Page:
"We're Certified Naturally Grown," Philip points out. "It's a privatized grassroots certification process. Its not government run. We actually have other farmers come and inspect us and then we will inspect other farms. Its a great system and a good way to pass knowledge between farmers."
In addition to using mulches and compost, as well as natural fertilizers like fish emulsion and processes like under-cropping and crop rotation, Beaverdam Creek Farm also combines a variety of organic material to create a more perfect soil.
"We make our own soil blocks, Philip notes. We add compost, peat moss, green sand and rock phosphate, and lots of really good stuff. We do about 20,000 soil blocks per year and we get a lot of organic matter into the ground."
The end result is a bevy of produce that is available to those who purchase a share of the community farm.
Community Supported Agriculture, or CSA, is a growing trend in farming where the general public has a chance to invest in the farm in exchange for a weekly delivery of goods grown fresh on their farm.
"Our customers are shareholders," Trish remarks. "They can buy a share of our farm at the beginning of the season, and then they get a basket of whatever is freshly grown each week at one of several delivery locations. They are like part owners of our garden, but they don't have to do the weeding. They just get the benefit. We had about 88 families last year."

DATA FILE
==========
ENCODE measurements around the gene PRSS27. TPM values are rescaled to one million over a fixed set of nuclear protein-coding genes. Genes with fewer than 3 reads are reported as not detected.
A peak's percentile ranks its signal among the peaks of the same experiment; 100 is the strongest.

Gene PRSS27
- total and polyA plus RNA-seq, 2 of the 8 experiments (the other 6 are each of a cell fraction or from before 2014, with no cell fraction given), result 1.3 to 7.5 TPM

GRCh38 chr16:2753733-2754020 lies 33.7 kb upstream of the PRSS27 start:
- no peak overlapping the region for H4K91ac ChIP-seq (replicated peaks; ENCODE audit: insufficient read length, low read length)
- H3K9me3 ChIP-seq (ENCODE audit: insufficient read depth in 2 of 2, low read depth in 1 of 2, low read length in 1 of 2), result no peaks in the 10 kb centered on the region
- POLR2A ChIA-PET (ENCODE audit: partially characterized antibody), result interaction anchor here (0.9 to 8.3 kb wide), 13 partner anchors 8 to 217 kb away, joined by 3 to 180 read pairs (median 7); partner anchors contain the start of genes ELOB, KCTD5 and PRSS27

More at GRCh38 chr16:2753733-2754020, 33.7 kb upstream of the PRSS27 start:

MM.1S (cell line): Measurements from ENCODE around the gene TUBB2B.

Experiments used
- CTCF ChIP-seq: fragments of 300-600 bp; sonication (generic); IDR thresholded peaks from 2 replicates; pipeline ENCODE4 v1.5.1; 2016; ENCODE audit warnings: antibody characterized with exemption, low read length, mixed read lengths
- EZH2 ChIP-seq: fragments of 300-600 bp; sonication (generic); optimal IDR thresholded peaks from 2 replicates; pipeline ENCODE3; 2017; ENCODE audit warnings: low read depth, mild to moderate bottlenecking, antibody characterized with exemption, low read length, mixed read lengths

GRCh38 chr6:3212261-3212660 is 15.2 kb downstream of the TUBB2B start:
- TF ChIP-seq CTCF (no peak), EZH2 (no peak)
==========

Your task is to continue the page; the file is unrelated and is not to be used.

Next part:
The farm usually sells out their shares, so getting in early is important for those who wish to take part in the CSA program. A deposit holds a spot prior to the growing season, with full payment due before the May harvest. The shareholder deliveries happen between May and October.
A full share is designed for a family of four, and a half share is designed for a family of two, Trish explains. Adds Philip, Sometimes a couple will buy a full share if they are vegetarian or if they do a lot of juicing.
Whats in store. The pavilion for visitors to sit and chew the fat and have picnics will be operational by spring 2013, and in the coming years, the family has shown an interest in expanding greenhouse space for cold- weather growing as well as adding pork and pasture chickens to the products available for purchase.
In late January the farm was lucky to escape the devastation of the tornado that ripped through the community of Coble. Winds up to 115 miles per hour uprooted trees, splintered the forest surrounding the farm, and destroyed homes and businesses without doing any significant damage to the operation. A slight variation in the storm could have meant starting over from square one for the Lingo family. Instead, Beaverdam Creek Farm will be up and running on schedule and will continue to provide naturally grown products to hundreds of people across the mid-state for the foreseeable future.
For more info on Beaverdam Creek Farm's CSA go their listing.